The Respondent has submitted evidence that it is active in the field of traditional translation services for a couple of years already. From the evidence submitted, the Panel concludes that the Respondent started its preparations for a web based translation service in March 2002 at the latest (see Respondent's Annexes 6 and 8). Since the Respondent has been notified of Complainants' Complaint by May 14, 2002, the Panel is satisfied that the Respondent has demonstrated its legitimate rights in view of the preparations it made to use the domain name in connection with translation services, i.e. a bona fide offering of services in the sense of Article 4(c)(ii) of the STOP Rules.
Since the Complainant therefore failed to demonstrate that the Respondent has no rights or legitimate interests in respect of the domain name, there would be no necessity to verify the third criterion, i.e. Respondent's registration or use of the Domain Name in bad faith. However, for the sake of clarity and in presence of a multiple challenge situation (see below 9.), the Panel also verifies whether there has been a registration or use in bad faith.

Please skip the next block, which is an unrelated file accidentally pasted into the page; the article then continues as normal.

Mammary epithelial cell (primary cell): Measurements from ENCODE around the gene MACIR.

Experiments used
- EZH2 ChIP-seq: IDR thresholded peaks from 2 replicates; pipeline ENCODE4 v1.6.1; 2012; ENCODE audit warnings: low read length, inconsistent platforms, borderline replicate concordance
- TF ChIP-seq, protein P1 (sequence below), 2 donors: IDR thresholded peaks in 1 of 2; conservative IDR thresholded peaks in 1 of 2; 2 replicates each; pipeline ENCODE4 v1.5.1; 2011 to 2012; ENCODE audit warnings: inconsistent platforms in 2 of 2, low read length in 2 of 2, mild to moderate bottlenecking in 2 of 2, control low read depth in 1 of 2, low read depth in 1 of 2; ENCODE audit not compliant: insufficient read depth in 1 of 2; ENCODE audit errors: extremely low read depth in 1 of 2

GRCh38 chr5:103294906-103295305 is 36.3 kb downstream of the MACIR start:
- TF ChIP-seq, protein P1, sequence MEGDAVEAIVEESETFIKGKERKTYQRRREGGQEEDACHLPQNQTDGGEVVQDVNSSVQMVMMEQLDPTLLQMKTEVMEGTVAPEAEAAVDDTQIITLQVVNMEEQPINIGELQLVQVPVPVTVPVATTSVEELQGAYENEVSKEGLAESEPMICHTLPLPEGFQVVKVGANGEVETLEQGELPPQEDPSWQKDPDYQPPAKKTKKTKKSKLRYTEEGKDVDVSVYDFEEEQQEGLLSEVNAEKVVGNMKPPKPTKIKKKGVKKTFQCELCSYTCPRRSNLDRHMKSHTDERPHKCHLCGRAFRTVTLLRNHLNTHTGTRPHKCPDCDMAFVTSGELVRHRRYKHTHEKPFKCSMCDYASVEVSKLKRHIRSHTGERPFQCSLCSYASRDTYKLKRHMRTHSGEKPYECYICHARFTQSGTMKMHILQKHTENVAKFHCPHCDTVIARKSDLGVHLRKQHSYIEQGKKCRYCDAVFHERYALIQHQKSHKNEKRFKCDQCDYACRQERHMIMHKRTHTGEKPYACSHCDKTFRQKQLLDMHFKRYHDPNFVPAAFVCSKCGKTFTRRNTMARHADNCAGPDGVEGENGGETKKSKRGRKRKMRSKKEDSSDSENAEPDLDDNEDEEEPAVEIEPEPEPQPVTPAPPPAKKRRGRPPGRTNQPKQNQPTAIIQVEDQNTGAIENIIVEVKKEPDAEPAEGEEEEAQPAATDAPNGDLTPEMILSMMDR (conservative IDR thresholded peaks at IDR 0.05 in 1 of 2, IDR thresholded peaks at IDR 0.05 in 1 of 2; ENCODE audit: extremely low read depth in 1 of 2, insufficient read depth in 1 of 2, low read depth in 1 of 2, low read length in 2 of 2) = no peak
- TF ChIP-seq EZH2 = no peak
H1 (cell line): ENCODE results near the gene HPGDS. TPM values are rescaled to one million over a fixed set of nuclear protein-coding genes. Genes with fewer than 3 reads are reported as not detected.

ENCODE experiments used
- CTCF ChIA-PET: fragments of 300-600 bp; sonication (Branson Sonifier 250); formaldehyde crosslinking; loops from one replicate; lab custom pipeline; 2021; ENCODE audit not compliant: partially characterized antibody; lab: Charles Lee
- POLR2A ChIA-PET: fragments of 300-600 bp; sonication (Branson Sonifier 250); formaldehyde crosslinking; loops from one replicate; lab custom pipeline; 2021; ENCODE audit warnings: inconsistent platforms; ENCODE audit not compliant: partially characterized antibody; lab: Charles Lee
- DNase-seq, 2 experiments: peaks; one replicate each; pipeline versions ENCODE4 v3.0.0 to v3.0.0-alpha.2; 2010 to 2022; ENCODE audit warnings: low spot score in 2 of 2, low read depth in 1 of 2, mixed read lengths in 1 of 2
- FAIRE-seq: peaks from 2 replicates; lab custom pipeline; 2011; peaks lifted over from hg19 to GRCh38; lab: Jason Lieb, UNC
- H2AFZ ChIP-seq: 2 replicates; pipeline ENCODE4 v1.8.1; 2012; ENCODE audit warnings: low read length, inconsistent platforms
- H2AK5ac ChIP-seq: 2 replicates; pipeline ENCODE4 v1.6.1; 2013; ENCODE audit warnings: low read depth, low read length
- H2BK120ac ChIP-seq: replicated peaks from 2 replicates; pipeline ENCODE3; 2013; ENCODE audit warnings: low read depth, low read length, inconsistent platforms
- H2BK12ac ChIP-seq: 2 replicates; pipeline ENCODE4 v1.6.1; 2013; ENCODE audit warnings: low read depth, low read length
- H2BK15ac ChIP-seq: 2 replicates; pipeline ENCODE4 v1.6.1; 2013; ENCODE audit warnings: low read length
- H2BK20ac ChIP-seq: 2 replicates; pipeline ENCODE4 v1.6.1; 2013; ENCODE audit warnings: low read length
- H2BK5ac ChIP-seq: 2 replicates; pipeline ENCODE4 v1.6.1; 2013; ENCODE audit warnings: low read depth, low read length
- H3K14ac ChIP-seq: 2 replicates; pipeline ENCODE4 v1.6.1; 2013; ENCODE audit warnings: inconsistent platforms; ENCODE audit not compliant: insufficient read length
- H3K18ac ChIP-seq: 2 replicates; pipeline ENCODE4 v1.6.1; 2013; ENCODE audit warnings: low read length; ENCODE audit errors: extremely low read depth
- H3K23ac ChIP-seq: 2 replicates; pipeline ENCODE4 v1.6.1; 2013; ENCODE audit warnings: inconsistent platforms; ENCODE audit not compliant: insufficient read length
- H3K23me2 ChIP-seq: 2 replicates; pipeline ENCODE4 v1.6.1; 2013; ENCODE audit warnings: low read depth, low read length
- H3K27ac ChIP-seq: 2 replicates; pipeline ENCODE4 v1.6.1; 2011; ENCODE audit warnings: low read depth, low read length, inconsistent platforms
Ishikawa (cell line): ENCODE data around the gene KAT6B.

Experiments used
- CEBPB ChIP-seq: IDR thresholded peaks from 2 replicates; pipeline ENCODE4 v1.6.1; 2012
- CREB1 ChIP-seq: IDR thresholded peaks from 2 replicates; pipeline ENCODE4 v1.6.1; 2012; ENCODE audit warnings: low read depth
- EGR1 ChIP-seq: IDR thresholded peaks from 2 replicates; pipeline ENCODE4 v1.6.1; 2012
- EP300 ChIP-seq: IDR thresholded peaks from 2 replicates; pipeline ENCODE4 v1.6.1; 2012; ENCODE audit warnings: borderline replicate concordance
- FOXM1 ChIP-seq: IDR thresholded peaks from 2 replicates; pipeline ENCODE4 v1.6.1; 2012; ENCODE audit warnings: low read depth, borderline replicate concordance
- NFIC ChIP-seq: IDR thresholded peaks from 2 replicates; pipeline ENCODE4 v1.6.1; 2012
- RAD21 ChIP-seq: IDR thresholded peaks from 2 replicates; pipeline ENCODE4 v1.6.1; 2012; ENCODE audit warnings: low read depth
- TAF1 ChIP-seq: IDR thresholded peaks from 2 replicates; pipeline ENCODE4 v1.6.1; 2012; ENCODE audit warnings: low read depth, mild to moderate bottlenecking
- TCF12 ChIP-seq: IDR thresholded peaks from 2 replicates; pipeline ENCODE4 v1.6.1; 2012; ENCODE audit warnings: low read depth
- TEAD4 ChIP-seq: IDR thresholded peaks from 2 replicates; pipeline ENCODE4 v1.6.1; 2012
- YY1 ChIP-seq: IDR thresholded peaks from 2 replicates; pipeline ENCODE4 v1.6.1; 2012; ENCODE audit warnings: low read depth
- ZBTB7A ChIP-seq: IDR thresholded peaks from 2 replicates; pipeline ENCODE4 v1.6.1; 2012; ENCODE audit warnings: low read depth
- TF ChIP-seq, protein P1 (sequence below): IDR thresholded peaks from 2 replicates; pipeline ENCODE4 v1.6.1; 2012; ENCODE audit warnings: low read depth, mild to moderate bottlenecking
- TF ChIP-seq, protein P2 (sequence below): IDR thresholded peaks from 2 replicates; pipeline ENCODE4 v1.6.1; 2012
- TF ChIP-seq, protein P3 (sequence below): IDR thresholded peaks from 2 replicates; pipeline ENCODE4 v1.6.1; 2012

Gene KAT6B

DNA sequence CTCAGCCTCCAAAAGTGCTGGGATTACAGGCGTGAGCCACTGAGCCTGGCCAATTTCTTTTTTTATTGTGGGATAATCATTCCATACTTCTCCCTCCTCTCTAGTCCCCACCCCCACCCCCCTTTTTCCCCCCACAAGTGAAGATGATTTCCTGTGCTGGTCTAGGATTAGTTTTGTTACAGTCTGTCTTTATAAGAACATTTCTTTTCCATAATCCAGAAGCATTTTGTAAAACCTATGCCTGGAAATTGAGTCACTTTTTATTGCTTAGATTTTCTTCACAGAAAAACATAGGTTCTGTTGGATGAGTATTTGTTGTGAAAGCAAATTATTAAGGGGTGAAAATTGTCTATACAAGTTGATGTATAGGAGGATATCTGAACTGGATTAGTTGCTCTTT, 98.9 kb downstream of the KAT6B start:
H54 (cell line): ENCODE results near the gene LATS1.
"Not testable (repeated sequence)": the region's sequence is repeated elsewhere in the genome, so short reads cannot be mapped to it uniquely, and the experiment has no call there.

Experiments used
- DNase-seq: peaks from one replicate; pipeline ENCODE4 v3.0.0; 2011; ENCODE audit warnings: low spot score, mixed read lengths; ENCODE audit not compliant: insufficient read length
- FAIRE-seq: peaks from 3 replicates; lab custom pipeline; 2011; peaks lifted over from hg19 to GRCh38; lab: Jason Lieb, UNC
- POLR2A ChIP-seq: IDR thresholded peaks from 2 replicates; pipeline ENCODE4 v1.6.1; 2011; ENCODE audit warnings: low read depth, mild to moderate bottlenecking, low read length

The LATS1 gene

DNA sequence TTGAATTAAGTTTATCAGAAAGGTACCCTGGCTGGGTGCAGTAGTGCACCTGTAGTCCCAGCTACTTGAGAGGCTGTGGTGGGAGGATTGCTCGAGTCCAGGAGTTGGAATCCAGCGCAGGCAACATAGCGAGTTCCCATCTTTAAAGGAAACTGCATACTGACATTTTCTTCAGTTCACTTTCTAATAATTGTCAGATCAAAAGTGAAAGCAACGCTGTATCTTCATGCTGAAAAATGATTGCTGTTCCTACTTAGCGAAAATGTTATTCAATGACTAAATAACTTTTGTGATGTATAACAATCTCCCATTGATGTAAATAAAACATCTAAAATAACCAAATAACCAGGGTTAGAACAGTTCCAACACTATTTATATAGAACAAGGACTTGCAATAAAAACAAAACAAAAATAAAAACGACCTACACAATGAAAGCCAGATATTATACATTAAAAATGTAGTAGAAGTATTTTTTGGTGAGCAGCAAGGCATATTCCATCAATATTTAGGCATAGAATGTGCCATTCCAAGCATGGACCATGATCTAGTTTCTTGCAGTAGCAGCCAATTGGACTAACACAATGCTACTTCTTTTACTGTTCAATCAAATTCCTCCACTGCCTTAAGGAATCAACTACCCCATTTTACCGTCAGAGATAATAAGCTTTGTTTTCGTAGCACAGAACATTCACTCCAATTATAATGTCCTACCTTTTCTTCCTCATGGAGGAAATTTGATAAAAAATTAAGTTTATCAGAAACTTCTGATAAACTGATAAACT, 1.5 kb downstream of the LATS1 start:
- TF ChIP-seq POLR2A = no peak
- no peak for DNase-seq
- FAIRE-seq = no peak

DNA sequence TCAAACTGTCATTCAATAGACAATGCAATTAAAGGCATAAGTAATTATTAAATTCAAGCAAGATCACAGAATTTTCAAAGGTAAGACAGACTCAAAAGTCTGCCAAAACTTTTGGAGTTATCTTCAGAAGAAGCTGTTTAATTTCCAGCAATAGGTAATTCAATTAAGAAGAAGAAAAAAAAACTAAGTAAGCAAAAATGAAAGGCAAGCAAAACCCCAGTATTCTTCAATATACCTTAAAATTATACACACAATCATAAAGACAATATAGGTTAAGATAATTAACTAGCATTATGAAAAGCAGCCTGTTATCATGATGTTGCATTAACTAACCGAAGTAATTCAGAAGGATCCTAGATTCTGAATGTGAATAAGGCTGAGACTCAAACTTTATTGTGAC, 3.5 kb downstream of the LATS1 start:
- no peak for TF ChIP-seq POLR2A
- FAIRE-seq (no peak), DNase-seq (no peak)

According to Article 4(b) of the STOP Policy, the Complainant has to submit evidence to the Administrative Panel showing Respondent's registration or use in bad faith. The Complainant does not submit that the Respondent asked for a valuable consideration in excess of its out-of-pocket costs directly related to the Domain Name for the purpose of selling, renting or otherwise transferring the Domain Name to the Complainant (Article 4(b)(i) of the STOP Policy). Moreover, the cases of Article 4(b) (ii) to (iv) of the STOP Policy suggest an intention to cause a damage or profit from the Complainant's reputation (for instance in order to prevent the Complainant from reflecting the mark in a correspondent domain name or by disrupting the business of a competitor or by attempting to attract for commercial gain Internet users by creating the likelihood of a confusion with the Complainant's mark). Apart from the fact that the Complainant fails to submit any evidence showing that the Respondent would have acted in such a manner, the Administrative Panel is also of the opinion that the Complainant failed to demonstrate that the Respondent knew of the existence and the activity of the Complainant's translations service.